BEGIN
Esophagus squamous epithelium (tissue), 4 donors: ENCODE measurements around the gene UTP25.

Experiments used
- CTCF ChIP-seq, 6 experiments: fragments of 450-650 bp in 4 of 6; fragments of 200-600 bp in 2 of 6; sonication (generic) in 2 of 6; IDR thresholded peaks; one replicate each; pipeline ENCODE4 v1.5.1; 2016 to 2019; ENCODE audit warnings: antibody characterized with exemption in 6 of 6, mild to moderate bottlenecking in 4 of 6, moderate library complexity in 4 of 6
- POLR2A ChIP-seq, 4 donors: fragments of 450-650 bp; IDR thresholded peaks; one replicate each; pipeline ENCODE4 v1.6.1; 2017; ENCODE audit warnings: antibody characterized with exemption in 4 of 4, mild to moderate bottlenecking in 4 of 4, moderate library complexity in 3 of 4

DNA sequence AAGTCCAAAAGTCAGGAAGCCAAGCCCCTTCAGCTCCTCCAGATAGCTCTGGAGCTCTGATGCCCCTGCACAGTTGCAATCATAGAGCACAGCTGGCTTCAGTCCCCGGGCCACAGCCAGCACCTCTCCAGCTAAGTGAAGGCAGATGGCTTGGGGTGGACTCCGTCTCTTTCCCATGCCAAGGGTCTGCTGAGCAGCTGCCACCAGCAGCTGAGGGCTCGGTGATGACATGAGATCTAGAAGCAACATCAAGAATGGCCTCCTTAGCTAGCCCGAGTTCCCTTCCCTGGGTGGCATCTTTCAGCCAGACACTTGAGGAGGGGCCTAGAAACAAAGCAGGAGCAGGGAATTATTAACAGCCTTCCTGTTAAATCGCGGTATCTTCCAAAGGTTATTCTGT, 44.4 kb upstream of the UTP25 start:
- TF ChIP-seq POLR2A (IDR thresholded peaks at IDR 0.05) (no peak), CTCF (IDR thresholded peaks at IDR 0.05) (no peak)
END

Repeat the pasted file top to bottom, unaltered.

Esophagus squamous epithelium (tissue), 4 donors: ENCODE measurements around the gene UTP25.

Experiments used
- CTCF ChIP-seq, 6 experiments: fragments of 450-650 bp in 4 of 6; fragments of 200-600 bp in 2 of 6; sonication (generic) in 2 of 6; IDR thresholded peaks; one replicate each; pipeline ENCODE4 v1.5.1; 2016 to 2019; ENCODE audit warnings: antibody characterized with exemption in 6 of 6, mild to moderate bottlenecking in 4 of 6, moderate library complexity in 4 of 6
- POLR2A ChIP-seq, 4 donors: fragments of 450-650 bp; IDR thresholded peaks; one replicate each; pipeline ENCODE4 v1.6.1; 2017; ENCODE audit warnings: antibody characterized with exemption in 4 of 4, mild to moderate bottlenecking in 4 of 4, moderate library complexity in 3 of 4

DNA sequence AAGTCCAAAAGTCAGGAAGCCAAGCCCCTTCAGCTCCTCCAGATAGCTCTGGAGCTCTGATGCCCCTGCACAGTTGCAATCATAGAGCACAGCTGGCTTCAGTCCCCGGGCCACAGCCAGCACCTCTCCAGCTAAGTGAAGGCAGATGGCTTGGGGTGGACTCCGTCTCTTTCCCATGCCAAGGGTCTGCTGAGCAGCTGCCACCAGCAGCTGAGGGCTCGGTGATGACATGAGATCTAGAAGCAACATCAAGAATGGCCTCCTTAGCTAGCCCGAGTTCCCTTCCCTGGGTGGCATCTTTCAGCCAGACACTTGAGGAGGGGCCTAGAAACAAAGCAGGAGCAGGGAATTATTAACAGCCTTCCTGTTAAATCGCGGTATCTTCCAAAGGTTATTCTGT, 44.4 kb upstream of the UTP25 start:
- TF ChIP-seq POLR2A (IDR thresholded peaks at IDR 0.05) (no peak), CTCF (IDR thresholded peaks at IDR 0.05) (no peak)